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Find High-Speed Roads to Growth at Low Cost

Jan 24, 2008
All organizations should begin their search for high growth by looking into just the key questions they need to answer. This saves time, money, and effort while producing better results.

Having scaled down the search, you should also get help to reduce the costs of the search. There may be a database that already exists containing much of the information you want. There may be people who know major parts of the required answers and who can share that information with you at little cost to them. There may be a substitute piece of information that can further simplify the search.

Here are some ways to get that help:

1. Find out how the biggest successes have occurred in doing what you want to accomplish.

In the Goldcorp case of looking to find low-cost large gold ore deposits, you would talk to those who are familiar with acquired mine properties that have provided the most profits and cash flow annually compared to their purchase and development costs. From this research, you might determine that the best deals were all done after gold prices had been at low levels for many years.

If your current gold-price environment isn't like that, you may need to refine your search further to locate how those fared best who bought mine properties during a gold-price environment like the one you are currently experiencing. People who are regularly involved in financing such deals may well have learned how such properties were successfully selected. Since such financiers will be interested in assisting others who succeed with financing, valuable insights may be gained at no cost.

2. Look for ways to create new combinations of cost-reduction methods in answering your question.

From your interviews with those who know about the biggest successes, you will have discovered a number of different effective approaches to supplement free public data. Chances are, however, that no organization has combined several of these approaches.
Consider how you might combine those approaches sequentially to reduce the cost of your investigation. Let's assume in the Goldcorp case that some companies used tips from former employees, while others relied on talking to mining equipment suppliers, and still others got their insights from taking aerial photographs of the sites.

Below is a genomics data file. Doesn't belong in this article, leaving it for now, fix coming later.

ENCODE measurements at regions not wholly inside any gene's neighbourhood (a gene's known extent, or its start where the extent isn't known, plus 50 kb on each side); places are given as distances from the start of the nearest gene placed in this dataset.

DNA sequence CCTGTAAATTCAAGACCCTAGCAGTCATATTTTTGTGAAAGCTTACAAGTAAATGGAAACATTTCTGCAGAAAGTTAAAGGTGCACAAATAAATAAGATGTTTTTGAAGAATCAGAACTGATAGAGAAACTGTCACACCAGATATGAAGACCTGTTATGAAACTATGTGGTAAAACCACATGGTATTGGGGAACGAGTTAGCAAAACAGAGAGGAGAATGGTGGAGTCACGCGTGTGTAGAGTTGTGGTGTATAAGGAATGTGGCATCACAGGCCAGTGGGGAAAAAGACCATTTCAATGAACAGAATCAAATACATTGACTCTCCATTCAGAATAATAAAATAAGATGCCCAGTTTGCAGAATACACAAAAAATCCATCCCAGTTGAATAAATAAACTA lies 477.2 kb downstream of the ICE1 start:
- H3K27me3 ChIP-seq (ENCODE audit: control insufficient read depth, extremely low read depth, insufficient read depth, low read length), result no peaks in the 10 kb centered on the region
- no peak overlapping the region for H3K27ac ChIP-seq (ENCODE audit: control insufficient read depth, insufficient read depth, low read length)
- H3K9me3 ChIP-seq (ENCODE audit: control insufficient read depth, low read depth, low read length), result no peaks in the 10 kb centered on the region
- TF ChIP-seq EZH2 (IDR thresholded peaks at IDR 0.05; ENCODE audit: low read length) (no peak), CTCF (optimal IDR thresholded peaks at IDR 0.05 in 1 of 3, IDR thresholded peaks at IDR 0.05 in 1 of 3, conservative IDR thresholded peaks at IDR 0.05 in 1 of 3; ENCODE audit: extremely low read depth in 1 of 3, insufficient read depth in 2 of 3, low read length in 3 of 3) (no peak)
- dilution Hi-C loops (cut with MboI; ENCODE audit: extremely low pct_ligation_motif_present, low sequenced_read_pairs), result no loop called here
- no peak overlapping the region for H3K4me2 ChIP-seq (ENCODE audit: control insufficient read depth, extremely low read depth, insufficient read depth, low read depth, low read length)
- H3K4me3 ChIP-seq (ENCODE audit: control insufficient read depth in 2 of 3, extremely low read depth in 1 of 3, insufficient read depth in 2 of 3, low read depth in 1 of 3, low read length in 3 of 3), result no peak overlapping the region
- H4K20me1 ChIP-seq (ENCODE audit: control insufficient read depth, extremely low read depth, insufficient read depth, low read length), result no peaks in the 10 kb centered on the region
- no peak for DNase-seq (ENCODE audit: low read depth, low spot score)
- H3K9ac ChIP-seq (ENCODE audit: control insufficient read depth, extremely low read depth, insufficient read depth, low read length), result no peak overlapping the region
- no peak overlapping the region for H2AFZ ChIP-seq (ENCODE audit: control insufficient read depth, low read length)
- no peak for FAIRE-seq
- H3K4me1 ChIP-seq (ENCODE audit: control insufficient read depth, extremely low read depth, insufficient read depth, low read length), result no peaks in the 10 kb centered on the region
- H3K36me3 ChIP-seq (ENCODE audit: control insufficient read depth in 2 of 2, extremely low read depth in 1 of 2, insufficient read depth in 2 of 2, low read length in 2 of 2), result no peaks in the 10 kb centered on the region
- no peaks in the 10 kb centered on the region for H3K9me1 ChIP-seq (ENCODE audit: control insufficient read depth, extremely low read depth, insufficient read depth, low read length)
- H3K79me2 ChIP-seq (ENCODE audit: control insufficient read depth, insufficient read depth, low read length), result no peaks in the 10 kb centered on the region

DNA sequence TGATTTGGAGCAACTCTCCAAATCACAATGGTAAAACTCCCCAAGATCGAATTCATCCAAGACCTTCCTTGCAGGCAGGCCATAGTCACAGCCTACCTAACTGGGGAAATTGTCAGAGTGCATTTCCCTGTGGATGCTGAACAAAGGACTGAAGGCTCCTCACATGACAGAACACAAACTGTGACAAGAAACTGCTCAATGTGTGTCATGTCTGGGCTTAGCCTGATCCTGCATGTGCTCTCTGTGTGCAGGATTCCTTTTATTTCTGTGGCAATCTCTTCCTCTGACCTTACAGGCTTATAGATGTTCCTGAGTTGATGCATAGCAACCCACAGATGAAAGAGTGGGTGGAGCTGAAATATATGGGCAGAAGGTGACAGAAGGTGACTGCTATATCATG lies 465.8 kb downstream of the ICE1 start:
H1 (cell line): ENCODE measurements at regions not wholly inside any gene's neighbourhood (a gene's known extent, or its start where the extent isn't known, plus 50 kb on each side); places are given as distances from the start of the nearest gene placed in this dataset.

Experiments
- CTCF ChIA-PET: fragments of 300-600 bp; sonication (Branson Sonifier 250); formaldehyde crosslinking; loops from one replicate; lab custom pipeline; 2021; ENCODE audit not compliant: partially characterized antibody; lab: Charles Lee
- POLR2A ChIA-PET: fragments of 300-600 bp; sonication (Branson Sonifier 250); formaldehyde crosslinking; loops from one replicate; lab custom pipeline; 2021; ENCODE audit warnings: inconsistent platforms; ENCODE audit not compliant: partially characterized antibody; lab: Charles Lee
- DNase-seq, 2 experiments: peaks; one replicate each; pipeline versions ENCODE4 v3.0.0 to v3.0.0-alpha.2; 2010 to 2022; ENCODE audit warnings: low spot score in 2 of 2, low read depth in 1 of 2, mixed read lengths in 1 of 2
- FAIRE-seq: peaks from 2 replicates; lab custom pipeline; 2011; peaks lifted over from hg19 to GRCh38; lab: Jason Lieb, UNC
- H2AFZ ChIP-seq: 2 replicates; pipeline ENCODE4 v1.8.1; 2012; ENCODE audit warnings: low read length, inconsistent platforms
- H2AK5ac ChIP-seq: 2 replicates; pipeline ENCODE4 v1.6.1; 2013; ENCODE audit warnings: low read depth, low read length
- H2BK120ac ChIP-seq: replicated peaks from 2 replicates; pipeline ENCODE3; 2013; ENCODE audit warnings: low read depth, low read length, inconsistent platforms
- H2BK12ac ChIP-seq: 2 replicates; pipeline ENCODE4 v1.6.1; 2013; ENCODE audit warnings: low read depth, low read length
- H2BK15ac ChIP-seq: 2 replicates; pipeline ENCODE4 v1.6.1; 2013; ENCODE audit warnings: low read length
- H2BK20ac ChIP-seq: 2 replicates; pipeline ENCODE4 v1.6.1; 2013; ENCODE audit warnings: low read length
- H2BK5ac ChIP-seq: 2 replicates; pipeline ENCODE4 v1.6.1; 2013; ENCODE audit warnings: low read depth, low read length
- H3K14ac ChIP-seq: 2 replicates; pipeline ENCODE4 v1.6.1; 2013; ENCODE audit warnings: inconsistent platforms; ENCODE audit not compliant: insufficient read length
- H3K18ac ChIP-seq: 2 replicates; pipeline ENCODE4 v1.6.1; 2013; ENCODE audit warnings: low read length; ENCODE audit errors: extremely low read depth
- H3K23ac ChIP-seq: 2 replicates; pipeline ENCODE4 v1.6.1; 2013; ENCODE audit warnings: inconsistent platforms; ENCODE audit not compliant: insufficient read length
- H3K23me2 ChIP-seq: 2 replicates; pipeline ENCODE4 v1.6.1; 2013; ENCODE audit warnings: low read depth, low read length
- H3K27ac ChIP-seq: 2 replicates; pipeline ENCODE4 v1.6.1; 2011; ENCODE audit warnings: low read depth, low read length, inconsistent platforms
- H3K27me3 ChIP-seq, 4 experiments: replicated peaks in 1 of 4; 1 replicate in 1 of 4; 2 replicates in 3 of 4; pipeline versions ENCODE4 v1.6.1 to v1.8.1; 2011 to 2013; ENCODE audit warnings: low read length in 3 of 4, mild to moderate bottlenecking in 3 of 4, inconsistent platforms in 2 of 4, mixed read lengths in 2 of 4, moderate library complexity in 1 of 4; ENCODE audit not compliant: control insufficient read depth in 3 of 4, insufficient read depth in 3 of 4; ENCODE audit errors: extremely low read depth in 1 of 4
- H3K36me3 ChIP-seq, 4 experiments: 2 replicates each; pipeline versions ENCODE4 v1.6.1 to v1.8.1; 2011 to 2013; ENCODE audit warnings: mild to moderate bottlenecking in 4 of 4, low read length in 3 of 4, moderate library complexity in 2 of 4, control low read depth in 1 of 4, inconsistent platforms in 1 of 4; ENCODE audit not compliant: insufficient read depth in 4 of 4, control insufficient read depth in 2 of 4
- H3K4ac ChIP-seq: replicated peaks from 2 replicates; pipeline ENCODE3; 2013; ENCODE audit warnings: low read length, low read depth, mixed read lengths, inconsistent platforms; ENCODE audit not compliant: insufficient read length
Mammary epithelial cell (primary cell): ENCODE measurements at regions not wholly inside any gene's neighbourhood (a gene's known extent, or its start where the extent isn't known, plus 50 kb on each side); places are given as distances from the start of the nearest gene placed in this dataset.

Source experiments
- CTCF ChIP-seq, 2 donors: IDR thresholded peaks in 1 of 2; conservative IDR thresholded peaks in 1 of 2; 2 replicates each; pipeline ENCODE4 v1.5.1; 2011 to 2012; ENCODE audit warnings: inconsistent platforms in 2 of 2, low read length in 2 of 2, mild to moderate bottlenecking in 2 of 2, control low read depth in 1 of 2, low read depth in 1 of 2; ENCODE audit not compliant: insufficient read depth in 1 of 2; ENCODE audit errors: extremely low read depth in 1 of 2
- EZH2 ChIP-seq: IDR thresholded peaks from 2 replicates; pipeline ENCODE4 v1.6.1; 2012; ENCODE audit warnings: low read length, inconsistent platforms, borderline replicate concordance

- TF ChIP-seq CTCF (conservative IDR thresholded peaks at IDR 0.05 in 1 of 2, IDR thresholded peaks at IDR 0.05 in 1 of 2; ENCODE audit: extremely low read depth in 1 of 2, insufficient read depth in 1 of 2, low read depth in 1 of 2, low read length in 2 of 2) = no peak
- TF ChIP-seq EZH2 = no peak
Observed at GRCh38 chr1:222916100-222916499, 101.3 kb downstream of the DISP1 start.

The easiest and cheapest of these resources are probably going to be the mining equipment suppliers. Talking to them first might reduce the number of acquisition prospects from every mine in the world down to as few as five mines. The next easiest to accomplish is probably an aerial photograph.

Combining those two resources, you may determine that you are interested in three mines. At that point, you could begin to look for former employees of those three mines to provide further insights and to validate what you think you know. If you only find the former employee information for one or two of the mines, that may be enough to locate a valuable investment opportunity.

Good luck in finding low-cost paths to growth!
About the Author
Donald Mitchell is an author of seven books including Adventures of an Optimist, The 2,000 Percent Squared Solution, The 2,000 Percent Solution, The 2,000 Percent Solution Workbook, The Irresistible Growth Enterprise, and The Ultimate Competitive Advantage. Read about creating breakthroughs through 2,000 percent solutions and receive tips by e-mail by registering for free at

http://www.2000percentsolution.com .
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